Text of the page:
I allowed myself to daydream about you today. Holding you. Damp and clammy in my arms. Feeling breathless at the accomplishment of birthing you. My final baby.
I know you are the last. At least, it seems as though you are. I wonder if your dad could be swayed to want more, as he finds the baby stage addictive. But I don’t know how many more times I can put myself through this.
The desperate hoping.
By this time tomorrow, I will know what to expect when you are born.
I will cry either way. Tears of heartbreak. Tears of relief and joy. But once I have cried, I will carry on. It doesn’t change how I feel about you. And I remind myself, with every slip into worry and upset, that I am lucky that I have you on the way at all.
I took your big brother out for lunch today. Once upon a time, he was the only baby I could imagine loving. Your sister made me realise that those thoughts simply were not true. I could never have imagined how much the heart can grow until she arrived. She has paved the way for you. Because loving you is easy.
I sat there beside him. We were colouring in between bites of food. And chatting. Just about little five year-old boy things really. Like Jasmine’s party. And why Summer is his favourite season.
When I think of having a son, I think of him and those early days. Your brother was a healthy baby. He was born on the 12th June 2012. He weighed 8lb 6oz. And had dark hair and very wide-awake blue eyes. I would push him around in his pram with so much pride. I could have burst. I breastfed him and marvelled at how I was actually able to do that. I never much minded, until he was born. And then suddenly all I could think about was trying to do that for him.
Those thoughts crossed my mind today, and, as if you knew what I was thinking, you started to move. And you moved more than you ever moved before. Fighting for space against the dough balls I imagine. You moved so much that I felt a shift in my organs. The highest I had ever felt you. And you made me feel a little bit like my tummy had flipped on the loop-the-loop of a rollercoaster ride, I’d never ridden on before. It made me smile to feel you.
And so I began to imagine you. I don’t often let myself to do that. I feel like, until I know the score, I daren’t let myself daydream too much. Because I don’t want to feel sad over you. I want to be strong and brave and ready to fight alongside you. I can’t let a syndrome be a disappointment. Because I’ll tell you something, your big sister is the best girl I know.
But today I just imagined. You have dark hair in my dreams. Warmer skin, like your sister. You mostly resemble your dad, as a baby, because I don’t really know if you can look like me without having Stickler Syndrome. You are, of course, healthy in my dreams. I took you home the day that you were born. I cried tears of happiness all day long. And I drank Prosecco too quickly, so that the bubbles went up my nose, as we raised a toast to you. I winced as you latched. And I joked about the late nights we were going to have. My pelvis ached. And my stomach had the sensation of a water bed. Halfway between feeling solid, or feeling like nothing at all. You lay, legs pulled up, froggy, and curled, in the bassinet of your pram. Your sister riding along with you. Your brother running on ahead. And we went to the park. And for a coffee. Just to do it. And your dad couldn’t stop smiling at me.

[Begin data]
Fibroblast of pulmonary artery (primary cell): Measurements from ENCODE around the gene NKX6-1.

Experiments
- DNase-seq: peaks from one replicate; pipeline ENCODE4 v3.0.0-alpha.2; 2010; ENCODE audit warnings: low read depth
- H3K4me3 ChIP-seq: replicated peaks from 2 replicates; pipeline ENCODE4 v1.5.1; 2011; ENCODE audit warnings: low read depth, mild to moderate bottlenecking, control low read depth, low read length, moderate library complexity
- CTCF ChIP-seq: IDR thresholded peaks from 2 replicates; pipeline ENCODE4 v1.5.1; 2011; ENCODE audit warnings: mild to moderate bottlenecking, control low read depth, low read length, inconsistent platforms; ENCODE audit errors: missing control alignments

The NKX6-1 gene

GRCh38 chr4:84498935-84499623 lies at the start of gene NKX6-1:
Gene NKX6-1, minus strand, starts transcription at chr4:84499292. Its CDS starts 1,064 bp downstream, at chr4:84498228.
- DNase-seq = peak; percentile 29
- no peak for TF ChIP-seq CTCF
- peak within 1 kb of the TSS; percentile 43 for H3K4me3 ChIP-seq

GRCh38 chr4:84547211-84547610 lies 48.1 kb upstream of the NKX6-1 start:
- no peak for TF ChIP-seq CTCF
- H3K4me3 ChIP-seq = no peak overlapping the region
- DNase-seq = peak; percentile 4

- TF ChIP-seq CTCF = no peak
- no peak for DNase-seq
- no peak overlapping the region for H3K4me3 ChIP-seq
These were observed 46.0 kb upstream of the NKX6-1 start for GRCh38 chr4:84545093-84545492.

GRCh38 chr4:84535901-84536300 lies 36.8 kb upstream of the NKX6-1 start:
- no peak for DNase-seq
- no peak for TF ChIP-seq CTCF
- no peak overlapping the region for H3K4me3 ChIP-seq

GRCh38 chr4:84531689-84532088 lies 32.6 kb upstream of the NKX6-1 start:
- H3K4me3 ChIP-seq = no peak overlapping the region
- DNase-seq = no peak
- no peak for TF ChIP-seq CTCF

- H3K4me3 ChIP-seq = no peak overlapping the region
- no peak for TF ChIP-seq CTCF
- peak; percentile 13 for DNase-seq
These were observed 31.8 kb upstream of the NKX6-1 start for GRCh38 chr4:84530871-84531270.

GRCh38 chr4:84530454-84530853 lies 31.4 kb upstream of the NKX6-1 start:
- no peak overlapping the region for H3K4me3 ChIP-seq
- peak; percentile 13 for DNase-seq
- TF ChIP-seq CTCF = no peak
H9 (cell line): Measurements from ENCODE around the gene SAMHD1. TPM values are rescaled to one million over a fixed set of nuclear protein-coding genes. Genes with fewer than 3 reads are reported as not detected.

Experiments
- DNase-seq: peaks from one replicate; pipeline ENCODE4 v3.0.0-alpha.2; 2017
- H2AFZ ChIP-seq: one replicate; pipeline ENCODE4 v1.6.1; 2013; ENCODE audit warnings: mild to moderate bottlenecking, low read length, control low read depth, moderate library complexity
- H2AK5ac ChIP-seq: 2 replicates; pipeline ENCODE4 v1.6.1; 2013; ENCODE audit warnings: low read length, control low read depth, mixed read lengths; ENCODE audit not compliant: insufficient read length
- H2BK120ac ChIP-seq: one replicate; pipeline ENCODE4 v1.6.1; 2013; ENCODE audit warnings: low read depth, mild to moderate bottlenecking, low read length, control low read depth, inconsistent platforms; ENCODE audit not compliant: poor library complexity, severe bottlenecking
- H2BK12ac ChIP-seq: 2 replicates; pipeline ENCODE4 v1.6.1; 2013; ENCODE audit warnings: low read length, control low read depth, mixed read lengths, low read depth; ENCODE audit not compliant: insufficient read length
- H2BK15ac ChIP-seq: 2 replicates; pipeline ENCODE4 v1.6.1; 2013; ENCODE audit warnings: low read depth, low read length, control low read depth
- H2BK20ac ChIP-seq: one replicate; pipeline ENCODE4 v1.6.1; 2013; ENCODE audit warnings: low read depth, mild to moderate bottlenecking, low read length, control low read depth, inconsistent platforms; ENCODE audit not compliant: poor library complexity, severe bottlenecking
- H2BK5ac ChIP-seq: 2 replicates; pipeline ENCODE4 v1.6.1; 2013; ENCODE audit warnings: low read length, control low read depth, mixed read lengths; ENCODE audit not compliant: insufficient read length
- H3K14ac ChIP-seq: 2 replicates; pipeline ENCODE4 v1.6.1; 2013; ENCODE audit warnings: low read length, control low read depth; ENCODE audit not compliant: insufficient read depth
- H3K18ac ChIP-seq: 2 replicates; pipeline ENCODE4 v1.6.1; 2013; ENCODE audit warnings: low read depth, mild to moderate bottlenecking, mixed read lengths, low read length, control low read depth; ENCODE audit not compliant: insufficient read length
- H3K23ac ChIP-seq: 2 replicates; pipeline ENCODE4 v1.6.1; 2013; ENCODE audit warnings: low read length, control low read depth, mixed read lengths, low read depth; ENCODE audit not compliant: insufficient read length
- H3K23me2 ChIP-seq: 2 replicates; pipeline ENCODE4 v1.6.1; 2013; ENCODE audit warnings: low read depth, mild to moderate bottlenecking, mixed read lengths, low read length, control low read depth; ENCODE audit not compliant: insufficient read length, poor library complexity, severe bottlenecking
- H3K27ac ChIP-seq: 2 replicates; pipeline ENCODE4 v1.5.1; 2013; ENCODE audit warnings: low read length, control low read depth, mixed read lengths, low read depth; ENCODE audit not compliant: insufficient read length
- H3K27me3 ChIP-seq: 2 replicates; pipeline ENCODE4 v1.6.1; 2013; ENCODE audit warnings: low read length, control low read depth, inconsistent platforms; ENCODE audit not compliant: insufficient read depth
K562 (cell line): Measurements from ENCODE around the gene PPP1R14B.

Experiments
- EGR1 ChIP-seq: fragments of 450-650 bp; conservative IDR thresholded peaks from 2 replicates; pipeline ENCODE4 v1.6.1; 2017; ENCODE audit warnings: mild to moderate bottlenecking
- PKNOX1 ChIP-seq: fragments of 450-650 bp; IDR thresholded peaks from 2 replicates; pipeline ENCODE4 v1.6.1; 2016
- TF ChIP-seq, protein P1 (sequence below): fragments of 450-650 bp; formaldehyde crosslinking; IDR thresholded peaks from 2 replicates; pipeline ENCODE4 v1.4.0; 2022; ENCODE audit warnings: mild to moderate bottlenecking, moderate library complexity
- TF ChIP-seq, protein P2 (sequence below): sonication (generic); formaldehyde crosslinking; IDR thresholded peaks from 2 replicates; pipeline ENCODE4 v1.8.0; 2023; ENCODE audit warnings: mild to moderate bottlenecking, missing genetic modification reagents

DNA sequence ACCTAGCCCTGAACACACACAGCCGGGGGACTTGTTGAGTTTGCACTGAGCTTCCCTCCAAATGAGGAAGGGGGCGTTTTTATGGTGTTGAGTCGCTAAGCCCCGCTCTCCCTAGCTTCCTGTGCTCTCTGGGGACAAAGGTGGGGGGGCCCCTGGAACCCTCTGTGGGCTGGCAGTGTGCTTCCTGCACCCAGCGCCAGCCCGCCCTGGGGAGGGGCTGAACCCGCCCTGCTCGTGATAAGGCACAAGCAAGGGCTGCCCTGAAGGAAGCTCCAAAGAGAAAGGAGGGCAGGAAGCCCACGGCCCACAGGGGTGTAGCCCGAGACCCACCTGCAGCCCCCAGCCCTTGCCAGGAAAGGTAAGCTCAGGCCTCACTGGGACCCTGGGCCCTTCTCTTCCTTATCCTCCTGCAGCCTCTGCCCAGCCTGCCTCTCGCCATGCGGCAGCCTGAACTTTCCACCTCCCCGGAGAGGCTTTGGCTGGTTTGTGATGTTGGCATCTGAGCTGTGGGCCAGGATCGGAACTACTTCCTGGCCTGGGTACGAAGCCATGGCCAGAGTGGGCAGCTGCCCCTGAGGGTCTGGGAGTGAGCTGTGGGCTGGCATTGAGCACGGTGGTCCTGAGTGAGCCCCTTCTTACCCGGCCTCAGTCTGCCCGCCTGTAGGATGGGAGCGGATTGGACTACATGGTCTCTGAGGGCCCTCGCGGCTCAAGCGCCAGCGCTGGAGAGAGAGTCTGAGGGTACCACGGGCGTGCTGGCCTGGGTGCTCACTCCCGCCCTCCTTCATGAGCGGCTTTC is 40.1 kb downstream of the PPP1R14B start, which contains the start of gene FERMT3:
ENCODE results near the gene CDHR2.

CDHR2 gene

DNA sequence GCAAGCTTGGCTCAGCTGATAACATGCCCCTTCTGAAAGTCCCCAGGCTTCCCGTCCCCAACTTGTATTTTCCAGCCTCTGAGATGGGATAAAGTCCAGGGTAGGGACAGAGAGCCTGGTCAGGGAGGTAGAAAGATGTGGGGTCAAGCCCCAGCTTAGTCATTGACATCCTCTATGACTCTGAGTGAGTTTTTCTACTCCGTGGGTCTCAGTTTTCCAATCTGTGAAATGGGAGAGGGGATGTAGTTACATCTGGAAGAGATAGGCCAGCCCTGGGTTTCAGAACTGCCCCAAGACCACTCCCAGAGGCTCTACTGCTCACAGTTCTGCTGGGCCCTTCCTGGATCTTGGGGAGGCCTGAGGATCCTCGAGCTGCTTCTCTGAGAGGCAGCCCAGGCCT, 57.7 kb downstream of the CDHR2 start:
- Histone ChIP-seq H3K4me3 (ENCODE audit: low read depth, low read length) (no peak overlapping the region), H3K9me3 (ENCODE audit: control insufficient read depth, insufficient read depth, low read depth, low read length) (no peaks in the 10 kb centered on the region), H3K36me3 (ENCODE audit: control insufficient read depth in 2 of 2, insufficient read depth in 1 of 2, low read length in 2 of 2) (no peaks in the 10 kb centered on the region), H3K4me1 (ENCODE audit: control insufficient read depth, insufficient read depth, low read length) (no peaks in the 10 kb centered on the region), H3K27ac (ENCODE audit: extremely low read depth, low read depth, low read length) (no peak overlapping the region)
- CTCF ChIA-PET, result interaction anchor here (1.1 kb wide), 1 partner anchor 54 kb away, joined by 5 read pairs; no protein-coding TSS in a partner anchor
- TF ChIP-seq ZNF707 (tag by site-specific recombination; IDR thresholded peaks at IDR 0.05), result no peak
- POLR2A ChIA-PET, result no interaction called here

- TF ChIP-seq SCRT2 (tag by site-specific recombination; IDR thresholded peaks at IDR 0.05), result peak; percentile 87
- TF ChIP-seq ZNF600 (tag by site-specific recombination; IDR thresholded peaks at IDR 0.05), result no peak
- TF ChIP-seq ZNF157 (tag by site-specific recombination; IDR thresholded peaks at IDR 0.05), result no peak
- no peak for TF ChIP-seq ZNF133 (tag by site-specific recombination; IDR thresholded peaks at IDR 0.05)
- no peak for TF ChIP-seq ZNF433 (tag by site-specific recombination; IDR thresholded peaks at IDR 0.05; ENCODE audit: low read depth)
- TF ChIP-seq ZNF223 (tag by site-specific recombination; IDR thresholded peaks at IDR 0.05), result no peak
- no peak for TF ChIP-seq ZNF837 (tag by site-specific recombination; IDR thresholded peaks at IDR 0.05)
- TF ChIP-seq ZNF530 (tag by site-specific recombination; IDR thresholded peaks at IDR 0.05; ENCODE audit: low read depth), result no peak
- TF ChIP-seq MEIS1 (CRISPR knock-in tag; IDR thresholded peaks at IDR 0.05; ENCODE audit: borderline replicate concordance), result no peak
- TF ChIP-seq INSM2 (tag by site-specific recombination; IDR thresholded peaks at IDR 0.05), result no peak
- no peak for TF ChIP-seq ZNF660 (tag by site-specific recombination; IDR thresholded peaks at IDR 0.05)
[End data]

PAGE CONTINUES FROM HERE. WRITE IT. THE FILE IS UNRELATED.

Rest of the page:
In an alternate reality, that might not happen. But please don’t think that there was never any joy or hope, or love and happiness, in your sister’s first weeks. The simple everyday gift of life was what we celebrated. We cried. But because we loved her. We pressed hands and noses to plastic walls. And we watched her with everything we had, when all we could do was watch. We fed her my milk, and our hands shook as we did it for the first time through her feeding tube. But we grinned at each other because we were doing it. Her parents. We howled with laughter when she shot newborn poo across the high dependency baby unit at Manchester. And every other parent in there laughed with us. The relief we all felt for something to laugh about. We didn’t miss her first bath. We didn’t miss her first smiles. And we were so proud of this kick-ass little baby girl who never gave up.
So if that’s your path too, baby boy, we will celebrate all of that with you too.
I really do love you. I think about you every day. Tomorrow feels like the start of forever. I just want to be ready for you. I want to know if I need to come with armour, and the strength to fight for you. Or simply just to come as I am.
I really want to do right by you.
I think you have a name, you know? We have one that we are testing. Seeing how it feels on our lips. Does it roll off the tongue? Is it us? Is it you? We are seeing how it feels in sequence with your siblings. Naming you is harder than it ever has been before.
You’re our last baby.
Last, but not least.
Loved, and not here yet.
I just want you to know that, whatever happens tomorrow, I would choose you every time.